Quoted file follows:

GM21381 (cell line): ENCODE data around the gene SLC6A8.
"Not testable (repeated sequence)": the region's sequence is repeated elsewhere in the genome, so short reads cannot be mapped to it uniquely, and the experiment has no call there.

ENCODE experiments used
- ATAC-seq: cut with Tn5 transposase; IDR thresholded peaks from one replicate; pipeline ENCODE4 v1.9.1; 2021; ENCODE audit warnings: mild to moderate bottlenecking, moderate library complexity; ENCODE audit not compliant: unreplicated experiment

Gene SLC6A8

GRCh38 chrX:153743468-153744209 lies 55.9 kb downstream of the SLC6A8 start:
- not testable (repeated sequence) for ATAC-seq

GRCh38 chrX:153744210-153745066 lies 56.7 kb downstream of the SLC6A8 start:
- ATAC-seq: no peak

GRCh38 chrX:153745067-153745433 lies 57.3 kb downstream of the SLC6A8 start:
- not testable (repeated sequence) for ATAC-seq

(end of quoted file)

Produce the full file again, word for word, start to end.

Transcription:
GM21381 (cell line): ENCODE data around the gene SLC6A8.
"Not testable (repeated sequence)": the region's sequence is repeated elsewhere in the genome, so short reads cannot be mapped to it uniquely, and the experiment has no call there.

ENCODE experiments used
- ATAC-seq: cut with Tn5 transposase; IDR thresholded peaks from one replicate; pipeline ENCODE4 v1.9.1; 2021; ENCODE audit warnings: mild to moderate bottlenecking, moderate library complexity; ENCODE audit not compliant: unreplicated experiment

Gene SLC6A8

GRCh38 chrX:153743468-153744209 lies 55.9 kb downstream of the SLC6A8 start:
- not testable (repeated sequence) for ATAC-seq

GRCh38 chrX:153744210-153745066 lies 56.7 kb downstream of the SLC6A8 start:
- ATAC-seq: no peak

GRCh38 chrX:153745067-153745433 lies 57.3 kb downstream of the SLC6A8 start:
- not testable (repeated sequence) for ATAC-seq